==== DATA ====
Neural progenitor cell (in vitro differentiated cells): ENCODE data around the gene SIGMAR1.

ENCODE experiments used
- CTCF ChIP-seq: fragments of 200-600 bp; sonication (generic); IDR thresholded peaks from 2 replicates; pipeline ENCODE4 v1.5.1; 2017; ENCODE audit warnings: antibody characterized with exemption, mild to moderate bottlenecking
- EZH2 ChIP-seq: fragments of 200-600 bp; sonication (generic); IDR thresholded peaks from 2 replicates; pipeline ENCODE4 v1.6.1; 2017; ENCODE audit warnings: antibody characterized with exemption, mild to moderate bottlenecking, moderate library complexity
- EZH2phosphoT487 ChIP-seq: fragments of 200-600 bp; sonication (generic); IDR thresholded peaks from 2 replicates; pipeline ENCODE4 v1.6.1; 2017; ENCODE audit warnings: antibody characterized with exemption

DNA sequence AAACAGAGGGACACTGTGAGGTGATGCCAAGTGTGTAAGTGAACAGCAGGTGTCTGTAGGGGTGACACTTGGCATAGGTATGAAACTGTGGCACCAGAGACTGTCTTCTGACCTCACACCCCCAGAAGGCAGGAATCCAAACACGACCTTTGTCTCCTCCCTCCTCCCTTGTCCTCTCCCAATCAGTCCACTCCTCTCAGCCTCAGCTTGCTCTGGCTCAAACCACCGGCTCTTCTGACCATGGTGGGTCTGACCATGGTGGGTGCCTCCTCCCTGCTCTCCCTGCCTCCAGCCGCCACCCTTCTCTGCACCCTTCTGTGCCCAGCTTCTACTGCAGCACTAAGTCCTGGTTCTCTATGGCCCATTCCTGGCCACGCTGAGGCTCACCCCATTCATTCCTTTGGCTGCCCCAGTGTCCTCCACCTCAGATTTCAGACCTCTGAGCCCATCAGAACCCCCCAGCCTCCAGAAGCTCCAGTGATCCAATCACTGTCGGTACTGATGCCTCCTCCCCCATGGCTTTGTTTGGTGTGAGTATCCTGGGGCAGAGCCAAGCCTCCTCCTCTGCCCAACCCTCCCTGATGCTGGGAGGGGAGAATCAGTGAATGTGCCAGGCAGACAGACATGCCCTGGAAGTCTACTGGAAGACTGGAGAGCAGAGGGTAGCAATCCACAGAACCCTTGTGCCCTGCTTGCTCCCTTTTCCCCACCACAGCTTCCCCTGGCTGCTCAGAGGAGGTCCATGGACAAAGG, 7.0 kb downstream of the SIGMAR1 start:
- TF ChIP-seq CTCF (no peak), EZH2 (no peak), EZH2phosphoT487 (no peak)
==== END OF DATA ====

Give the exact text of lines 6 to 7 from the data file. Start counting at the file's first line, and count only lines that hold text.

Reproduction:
DNA sequence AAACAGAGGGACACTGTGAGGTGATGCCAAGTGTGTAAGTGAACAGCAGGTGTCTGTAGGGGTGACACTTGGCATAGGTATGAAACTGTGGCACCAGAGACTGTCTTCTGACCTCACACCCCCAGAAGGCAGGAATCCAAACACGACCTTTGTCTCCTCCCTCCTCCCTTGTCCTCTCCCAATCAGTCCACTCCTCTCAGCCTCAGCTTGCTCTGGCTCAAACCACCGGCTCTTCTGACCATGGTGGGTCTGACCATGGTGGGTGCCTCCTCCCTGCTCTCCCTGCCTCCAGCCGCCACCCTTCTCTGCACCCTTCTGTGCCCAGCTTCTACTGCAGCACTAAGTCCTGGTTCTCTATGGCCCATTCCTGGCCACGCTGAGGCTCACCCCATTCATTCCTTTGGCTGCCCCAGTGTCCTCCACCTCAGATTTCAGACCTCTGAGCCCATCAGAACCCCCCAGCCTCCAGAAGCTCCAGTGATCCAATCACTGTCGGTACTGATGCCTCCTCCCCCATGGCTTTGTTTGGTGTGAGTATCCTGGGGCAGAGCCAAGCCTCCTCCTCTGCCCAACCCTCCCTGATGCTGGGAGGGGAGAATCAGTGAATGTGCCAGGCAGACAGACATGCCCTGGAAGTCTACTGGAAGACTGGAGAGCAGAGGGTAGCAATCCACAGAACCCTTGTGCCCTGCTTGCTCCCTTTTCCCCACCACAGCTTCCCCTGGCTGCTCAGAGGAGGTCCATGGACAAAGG, 7.0 kb downstream of the SIGMAR1 start:
- TF ChIP-seq CTCF (no peak), EZH2 (no peak), EZH2phosphoT487 (no peak)